There is a thin line we might say, between sharing news and gossiping.
However any distinction has largely disappeared in the world we live in, where gossip is like a
constant saliva dripping copiously from the mouth.
The increase of ways of communicating of course has given opportunity for its viral promotion.
To a large degree there is little to no integrity exercised when it comes to sharing information, with no empathy or concern shown towards the person being gossiped about.
THE DICTIONARY DEFINITION OF GOSSIP IS:-
casual or unconstrained conversation or reports about other people, typically involving details which are not confirmed as true: he became the subject of much local gossip. (bold type is mine)
In my life with regard to all things – I try to have three imaginary drawers into which I place information, about any subject, person or given scenario.
The ‘I just don’t know drawer’, the ‘maybe – maybe not drawer’ – and the ‘I am convinced drawer’.
Concerning news about other people, the middle drawer is usually the fullest.
It is easy to conclude and form opinions without the full facts of the situation. Sometimes it is situations we cannot directly effect (e.g. world events in other places etc.). The only option open to us to effect situations and scenarios a lot of the time, is prayer.
When it comes to sharing news or information about people we know, within our own local, personal, social circle, there are two extremes to be avoided.
If we are to maintain a good conscience before God.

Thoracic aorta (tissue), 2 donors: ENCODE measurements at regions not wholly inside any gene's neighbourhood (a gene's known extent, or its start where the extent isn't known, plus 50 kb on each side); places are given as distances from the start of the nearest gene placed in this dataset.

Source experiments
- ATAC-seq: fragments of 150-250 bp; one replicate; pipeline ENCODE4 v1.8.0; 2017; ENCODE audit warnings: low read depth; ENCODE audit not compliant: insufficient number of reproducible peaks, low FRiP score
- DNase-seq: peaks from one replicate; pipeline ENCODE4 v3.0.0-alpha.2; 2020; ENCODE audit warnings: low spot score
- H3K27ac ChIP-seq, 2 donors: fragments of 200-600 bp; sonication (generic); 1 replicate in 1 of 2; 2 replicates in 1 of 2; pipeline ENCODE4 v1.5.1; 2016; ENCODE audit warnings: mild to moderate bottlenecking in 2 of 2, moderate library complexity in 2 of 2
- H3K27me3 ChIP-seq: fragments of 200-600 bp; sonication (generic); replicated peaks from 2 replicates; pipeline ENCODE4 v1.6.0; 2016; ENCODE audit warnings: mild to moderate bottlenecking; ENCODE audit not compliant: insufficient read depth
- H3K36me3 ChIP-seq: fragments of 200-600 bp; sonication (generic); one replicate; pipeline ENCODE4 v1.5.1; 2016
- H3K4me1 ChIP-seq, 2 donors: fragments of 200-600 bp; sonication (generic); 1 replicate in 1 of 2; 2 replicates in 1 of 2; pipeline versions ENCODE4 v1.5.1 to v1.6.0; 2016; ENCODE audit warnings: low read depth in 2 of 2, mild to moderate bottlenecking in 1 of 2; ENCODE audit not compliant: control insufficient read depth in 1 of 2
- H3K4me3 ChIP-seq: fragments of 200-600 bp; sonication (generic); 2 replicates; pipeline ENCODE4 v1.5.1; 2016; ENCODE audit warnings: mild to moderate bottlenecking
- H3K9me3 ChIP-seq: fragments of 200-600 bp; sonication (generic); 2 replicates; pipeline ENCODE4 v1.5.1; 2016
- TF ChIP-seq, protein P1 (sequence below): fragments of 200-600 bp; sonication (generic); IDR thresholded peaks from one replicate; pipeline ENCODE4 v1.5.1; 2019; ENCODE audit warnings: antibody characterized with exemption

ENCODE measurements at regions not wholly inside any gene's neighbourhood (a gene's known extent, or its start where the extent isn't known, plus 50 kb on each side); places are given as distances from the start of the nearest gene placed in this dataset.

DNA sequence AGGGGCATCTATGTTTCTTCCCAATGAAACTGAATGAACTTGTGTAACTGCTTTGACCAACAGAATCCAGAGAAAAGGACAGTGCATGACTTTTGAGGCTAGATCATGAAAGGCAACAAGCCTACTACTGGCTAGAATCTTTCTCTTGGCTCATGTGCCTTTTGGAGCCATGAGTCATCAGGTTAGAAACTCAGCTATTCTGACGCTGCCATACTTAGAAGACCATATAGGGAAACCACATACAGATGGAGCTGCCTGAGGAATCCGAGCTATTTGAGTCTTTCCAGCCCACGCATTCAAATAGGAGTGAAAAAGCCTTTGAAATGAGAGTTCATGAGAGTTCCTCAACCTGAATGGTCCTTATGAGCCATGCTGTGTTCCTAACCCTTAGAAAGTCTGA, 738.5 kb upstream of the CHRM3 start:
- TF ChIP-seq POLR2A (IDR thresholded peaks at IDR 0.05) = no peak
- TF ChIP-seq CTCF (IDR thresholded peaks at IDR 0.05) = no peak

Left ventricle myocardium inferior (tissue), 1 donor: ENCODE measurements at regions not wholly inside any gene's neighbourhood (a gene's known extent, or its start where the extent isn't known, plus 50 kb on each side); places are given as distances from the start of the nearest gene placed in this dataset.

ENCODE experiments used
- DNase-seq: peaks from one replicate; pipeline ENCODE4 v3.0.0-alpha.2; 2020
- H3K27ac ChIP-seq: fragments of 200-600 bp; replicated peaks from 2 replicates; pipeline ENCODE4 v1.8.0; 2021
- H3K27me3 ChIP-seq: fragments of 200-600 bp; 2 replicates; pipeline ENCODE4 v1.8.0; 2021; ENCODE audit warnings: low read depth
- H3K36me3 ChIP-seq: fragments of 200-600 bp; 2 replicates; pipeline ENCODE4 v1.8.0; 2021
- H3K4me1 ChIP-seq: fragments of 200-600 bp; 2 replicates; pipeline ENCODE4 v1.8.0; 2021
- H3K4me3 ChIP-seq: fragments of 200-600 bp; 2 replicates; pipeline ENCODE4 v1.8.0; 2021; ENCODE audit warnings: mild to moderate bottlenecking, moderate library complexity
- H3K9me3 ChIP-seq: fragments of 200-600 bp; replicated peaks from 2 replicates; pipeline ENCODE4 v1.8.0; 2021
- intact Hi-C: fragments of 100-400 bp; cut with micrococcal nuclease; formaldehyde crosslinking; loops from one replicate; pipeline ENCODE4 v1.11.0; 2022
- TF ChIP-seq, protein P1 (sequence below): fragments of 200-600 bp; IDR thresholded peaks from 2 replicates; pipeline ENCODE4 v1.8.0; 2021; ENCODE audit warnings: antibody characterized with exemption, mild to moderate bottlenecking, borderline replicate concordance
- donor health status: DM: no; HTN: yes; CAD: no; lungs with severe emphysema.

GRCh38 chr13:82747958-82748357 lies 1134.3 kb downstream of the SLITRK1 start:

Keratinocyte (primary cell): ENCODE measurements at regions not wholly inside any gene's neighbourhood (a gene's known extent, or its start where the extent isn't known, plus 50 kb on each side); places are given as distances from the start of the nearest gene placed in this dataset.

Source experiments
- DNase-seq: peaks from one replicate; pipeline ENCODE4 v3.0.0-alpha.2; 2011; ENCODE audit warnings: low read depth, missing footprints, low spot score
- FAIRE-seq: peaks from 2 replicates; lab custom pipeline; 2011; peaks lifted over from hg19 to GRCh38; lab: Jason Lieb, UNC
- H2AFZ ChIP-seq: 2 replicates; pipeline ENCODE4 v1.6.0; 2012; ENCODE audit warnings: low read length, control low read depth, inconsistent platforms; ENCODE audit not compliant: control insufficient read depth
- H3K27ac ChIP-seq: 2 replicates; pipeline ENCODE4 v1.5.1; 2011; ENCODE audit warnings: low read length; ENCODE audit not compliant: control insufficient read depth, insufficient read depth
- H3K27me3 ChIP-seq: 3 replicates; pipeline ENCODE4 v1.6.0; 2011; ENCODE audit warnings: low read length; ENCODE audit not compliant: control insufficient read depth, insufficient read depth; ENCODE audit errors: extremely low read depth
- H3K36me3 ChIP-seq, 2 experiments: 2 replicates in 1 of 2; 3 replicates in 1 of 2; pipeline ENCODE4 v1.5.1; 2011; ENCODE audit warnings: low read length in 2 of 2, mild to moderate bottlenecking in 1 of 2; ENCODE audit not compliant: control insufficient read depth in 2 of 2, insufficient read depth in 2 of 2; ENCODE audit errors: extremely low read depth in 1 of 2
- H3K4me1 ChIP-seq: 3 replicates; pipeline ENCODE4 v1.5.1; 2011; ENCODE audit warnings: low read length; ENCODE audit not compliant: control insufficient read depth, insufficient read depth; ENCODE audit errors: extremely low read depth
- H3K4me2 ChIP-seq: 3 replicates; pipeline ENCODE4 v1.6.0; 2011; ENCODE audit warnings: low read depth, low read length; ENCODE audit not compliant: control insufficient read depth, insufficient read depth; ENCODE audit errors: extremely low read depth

One extreme is to take on board everything and anything we hear through gossip.
Indiscriminately forming opinions and often adopting attitudes of abhorrence and rejection towards the person we have just heard information about.
This is often through gossip – that is, or is on – the verge of, being malicious.
And the other extreme is to fail to ‘speak up’ or ‘speak out’ and speak the truth, when it is required, for the benefit of others, for fear of speaking against something, it being perceived as criticism or judgementalism. Thus the truth doesn’t get spoken when it should.
For example – there can be an idea that the views of leaders should not be spoken against – but this becomes ‘never-ever’ spoken against, based on the idea that those in authority should not be questioned.
Whereas they too must be held accountable, and they are not always right.
It’s all to do with the state of heart in the person who is speaking against something they genuinely believe to be wrong. And there is always fair and proper procedure to be followed when there is a need to highlight something that is detrimental.
Constant backbiting and criticism based on false accusations and the like, are usually bed-fellows to unsubstantiated gossip, and it is so damaging.
A footnote to be added of course is ‘being quick to hear and slow to speak’ (James 1/19) is often the wisdom required in conflict situations, where a word in season is eventually required.
There is a verse that is a start for us in our quest for finding guidance for our actions:
I Thessalonians 5/21
Prove all things; hold fast that which is good.
This advice is given in the context of prophetic utterances in the church, but embraces the idea of the same spiritual discernment necessary in all contexts.
So much can fill our ‘certainty’ drawer – that just should not be there, – causing us to form opinions on half-truths and lies.
In a world that is guided by the inherent desire to sensationalise, and that feeds on controversy, let us ask for Grace to walk the narrow path of sound judgement (as in correct decision making and opinion forming).
Bearing in mind that someone is on the receiving end of our deliberations, who might not be as guilty as gossip has charged.
I Timothy 5/13
And besides they learn to be idle, wandering about from house to house, and not only idle but also gossips and busybodies, saying things which they ought not.